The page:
Doom (series)

2004 science fiction first-person shooter horror video game

Doom is a first-person shooter video game, originally released in 1993 for MS-DOS and is credited with popularizing the genre, numerous sequels and spin-offs have been made since then. The series focuses on a human space marine stationed on mars that fights his way through hoards of demons from hell that are released following a teleporation accident.

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Doom and Ultimate Doom

  • Once you beat the big badasses and clean out the moon base you're supposed to win, aren't you? Aren't you? Where's your fat reward and ticket home? What the hell is this? It's not supposed to end this way! It stinks like rotten meat, but looks like the lost Deimos base. Looks like you’re stuck on the shores of Hell. The only way out is through. To continue the Doom experience, play the shores of Hell and its amazing sequel, Inferno!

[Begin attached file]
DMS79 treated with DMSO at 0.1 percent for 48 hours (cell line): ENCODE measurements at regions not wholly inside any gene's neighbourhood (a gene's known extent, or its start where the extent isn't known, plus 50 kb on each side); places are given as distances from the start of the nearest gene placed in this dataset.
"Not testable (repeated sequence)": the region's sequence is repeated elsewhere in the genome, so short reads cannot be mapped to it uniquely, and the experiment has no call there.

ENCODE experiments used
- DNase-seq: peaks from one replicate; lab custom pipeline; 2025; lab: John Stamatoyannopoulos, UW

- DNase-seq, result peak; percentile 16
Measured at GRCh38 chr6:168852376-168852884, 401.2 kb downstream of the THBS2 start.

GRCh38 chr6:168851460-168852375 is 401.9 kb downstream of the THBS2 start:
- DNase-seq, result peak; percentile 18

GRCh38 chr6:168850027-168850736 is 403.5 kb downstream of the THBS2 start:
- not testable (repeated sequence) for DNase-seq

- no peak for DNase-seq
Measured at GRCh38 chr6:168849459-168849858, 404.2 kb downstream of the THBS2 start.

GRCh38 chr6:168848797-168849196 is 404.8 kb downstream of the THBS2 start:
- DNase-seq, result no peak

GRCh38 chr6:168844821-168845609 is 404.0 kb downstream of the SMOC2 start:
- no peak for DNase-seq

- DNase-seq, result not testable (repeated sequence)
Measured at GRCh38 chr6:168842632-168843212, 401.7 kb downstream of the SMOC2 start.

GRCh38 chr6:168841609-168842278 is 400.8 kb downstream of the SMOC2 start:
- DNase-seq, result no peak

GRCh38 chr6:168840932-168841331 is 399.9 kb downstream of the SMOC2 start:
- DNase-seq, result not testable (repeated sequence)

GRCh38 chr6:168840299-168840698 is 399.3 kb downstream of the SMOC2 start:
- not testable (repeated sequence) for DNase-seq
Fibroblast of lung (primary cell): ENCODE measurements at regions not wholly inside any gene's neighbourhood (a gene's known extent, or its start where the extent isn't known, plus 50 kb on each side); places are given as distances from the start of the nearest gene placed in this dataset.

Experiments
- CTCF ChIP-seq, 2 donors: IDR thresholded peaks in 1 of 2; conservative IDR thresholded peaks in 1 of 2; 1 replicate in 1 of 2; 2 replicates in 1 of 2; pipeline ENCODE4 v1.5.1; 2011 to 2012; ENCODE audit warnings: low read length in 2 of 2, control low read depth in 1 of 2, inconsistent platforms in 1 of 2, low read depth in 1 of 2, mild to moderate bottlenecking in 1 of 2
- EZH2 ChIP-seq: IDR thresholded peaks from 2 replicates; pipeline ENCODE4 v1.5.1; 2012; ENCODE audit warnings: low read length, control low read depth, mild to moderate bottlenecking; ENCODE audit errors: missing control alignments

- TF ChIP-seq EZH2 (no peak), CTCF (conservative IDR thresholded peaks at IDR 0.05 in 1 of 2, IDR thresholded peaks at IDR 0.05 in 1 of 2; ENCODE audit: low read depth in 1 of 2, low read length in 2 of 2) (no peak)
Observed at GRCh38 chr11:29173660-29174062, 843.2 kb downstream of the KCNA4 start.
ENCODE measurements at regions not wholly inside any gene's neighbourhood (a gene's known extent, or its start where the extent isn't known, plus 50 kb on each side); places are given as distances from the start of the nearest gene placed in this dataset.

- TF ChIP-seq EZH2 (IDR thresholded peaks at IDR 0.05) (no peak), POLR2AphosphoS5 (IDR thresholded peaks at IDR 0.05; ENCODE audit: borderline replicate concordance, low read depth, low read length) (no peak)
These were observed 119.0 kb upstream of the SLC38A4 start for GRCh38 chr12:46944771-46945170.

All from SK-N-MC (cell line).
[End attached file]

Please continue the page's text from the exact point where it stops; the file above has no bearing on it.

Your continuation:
• Knee-Deep in the Dead ending
  • You've done it! The hideous Cyberdemon lord that ruled the lost Deimos moon base has been slain and you are triumphant! But... where are you? You clamber to the edge of the moon and look down to see the awful truth. Deimos floats above Hell itself! You've never heard of anyone escaping from Hell, but you'll make the bastards sorry they ever heard of you! Quickly, you rappel down to the surface of Hell. Now, it's on to the final chapter of Doom! -- Inferno!
    • The Shores of Hell ending